Employment Law

Employment Law Unfair Treatment at Work

Jen Thorpe's image for:
"Employment Law Unfair Treatment at Work"
Image by: 

Unfair treatment at work can destroy morale. Sometimes the unfair treatment is done accidentally, but, most of the time, the unfair treatment is a very deliberate act on the part of the management (or corporation). In some cases, the unfair treatment can actually be illegal. What is always true is that unfair treatment at work makes more problems than it solves, breeds animosity and distrust among employees, and creates an extremely uncomfortable work environment.

If you belong to a union, you have some protection against unfair treatment at work. Good unions will fight for the rights of the employees, and should ensure that certain things are done. This includes anything from making sure that employees get their breaks on time, to making sure that employees who work overtime (or on holidays) get the extra money they have earned by doing so, to forcing employers to provide their workers with some form of health care insurance. What unions can't always help with is the unfair treatment at work that isn't so clear cut, or so easy to prove. If you work for a large, retail, corporation, there may be no union to help you at all. In fact, if you even mention the idea of a union at some retail jobs, you run the risk of being fired, just for talking about it!

Unfair treatment at work comes in many forms. Unsure if you are being treated unfairly at work? Here are a few examples:

(1)The corporation, (or company), hires someone for a top level or management position from outside the company, passing over the loyal employee who has worked for the company for years and years. This is especially unfair treatment if the loyal employee has been doing the job the outside person has been hired for, (and even worse if the loyal employee will be expected to train the new person!)

(2)There is a new boss, and suddenly, the entire workplace is experiencing an extreme amount of "job strain". Job strain happens when a worker is expected to do a large amount of work in too short of time, with little or no control over how, when, and with what tools said work will get done in. If you find that you are unable to obtain the tools you are required to use to get this job done in, that adds to your job strain. Job strain, and the detrimental effects it has on a person's health is compounded by how long a person has to put up with excessive job strain. This treatment at work is especially unfair if the workers were doing exactly what they were supposed to be doing before the new boss showed up, and arbitrarily changed the rules and job descriptions.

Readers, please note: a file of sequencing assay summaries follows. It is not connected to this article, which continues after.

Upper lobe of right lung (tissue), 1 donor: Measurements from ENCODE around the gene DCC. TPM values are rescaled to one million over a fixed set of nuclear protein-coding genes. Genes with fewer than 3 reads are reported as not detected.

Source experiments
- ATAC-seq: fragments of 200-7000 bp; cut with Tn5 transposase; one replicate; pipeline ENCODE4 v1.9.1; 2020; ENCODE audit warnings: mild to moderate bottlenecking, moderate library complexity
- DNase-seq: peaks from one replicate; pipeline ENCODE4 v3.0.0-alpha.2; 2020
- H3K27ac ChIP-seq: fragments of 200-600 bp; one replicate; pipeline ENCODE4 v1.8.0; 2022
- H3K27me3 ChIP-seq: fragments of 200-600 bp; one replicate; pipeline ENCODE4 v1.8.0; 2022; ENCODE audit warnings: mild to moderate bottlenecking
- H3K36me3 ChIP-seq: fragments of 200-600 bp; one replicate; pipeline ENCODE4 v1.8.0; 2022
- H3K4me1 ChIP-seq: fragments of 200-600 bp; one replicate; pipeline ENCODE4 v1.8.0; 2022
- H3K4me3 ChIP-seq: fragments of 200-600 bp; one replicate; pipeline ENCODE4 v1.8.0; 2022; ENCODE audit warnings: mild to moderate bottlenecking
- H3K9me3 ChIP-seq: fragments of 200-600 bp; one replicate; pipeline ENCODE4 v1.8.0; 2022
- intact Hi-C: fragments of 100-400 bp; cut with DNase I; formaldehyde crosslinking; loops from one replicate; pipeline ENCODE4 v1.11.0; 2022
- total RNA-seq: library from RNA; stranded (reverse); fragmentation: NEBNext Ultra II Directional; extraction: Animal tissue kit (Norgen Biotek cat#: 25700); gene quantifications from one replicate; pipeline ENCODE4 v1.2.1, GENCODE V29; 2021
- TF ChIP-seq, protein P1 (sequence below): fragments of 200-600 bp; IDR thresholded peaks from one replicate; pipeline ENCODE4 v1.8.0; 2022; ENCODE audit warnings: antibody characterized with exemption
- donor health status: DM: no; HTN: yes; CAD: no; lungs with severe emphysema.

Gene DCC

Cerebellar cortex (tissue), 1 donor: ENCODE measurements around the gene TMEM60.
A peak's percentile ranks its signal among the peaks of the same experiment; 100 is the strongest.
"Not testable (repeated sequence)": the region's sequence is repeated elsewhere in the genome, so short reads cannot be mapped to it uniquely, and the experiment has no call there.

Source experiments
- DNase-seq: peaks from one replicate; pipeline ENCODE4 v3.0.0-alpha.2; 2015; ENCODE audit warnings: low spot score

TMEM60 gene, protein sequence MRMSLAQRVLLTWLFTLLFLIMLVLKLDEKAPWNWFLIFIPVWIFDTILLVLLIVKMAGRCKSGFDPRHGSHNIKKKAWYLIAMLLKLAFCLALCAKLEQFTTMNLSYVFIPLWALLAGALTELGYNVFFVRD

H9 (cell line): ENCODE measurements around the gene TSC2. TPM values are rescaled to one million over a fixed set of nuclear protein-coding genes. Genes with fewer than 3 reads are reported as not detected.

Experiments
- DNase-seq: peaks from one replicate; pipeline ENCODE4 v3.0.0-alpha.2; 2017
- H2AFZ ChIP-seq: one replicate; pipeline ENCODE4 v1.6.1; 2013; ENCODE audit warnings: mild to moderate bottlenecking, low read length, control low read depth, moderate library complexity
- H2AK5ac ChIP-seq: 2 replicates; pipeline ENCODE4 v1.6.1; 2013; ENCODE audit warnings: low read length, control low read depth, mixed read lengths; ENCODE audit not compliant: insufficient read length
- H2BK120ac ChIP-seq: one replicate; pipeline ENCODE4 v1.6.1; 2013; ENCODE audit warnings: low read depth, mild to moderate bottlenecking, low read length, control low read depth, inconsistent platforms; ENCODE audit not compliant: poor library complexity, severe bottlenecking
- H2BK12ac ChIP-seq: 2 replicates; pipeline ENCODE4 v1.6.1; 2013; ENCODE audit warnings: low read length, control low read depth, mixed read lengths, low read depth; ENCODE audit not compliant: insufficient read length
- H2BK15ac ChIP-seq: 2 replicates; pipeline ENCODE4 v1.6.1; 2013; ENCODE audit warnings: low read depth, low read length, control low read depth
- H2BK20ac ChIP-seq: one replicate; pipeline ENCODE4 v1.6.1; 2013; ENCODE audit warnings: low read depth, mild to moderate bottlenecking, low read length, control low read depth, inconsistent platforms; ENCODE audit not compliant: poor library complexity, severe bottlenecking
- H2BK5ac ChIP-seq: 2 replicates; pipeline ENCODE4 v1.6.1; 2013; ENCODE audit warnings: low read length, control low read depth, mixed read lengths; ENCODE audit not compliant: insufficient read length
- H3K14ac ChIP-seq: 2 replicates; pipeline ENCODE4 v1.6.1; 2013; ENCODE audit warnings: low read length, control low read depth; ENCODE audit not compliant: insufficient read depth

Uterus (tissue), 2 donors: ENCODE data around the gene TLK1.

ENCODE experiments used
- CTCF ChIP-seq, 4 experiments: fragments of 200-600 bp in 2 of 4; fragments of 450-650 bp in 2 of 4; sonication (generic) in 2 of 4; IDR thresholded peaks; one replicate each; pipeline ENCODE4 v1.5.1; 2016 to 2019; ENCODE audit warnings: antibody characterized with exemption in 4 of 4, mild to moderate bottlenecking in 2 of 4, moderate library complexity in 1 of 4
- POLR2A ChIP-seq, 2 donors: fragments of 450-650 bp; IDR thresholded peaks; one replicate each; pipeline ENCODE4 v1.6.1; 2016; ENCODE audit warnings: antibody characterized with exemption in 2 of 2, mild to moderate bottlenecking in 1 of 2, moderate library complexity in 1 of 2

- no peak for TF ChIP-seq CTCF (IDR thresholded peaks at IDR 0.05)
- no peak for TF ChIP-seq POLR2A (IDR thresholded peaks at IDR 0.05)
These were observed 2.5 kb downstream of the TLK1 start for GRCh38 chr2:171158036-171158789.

(3)When you were hired, you were granted a certain number of sick days, personal days, and vacation days. As time goes on, you find more and more rules created that prevent you from using the paid time off you have earned. For example, if you are told that no one can take vacation days during "the holidays" and learn that the holidays are defined as the entire months of October, November, December, and January, this is unfair treatment at work. If, at the same time, you notice that certain employees seem to get to take days off whenever they want to, with little notice provided, this is especially unfair treatment at work.

(4)You feel sick, and see a doctor. The doctor says that you are contagious, or simply too sick to go to work for the next few days. You, being a good employee, immediately inform your place of business that you will not be in for the next few days, "doctor's orders". Each and every day you are out, resting, and trying to get better, someone from your job calls you, and harasses you about bringing in a doctor's note, to prove that you actually were sick, (making it difficult, if not impossible, to actually rest and get healthy again). This is especially unfair treatment if you are known for bringing in a doctor's note every time you are sick on the day you return to work, if you know that not all employees are being harassed in this way, or if this was not the way things were handled in the past (and no one was polite enough to let the employees know about that change). If your workplace is demanding to know the exact reasons why you were sick (or what you had), this unfair treatment has moved from distressing to actually illegal.

(5)You overhear people gossiping, or "talking trash" about other employees, (or former employees), who are not present at that moment to defend themselves. You find that the people doing the gossiping are the managers. It is unfair for managers to pass judgement about the personal or social lives or their workers, so long as that person's job is not affected because of what they do on their off time. Comments about how a worker chooses to raise her children, about the wild things they suspect an employee might be doing on his days (or nights) off, or how an employees marriage is going is not only inappropriate and unprofessional, but just plain unfair.

What can you do about unfair treatment in the workplace? If you feel that you will be heard, you can complain, or at least point out the unfair treatment. In a good workplace, changes for the better will be made, and mistakes corrected. In a corrupt workplace, you run the risk of becoming the target of even more unfair treatment at work, just because you spoke up and "made trouble" for the managers. Choose wisely. If all else fails, use your anger at the constant unfair treatment at work as the fuel to get you moving, to a better, more fair, job!


More about this author: Jen Thorpe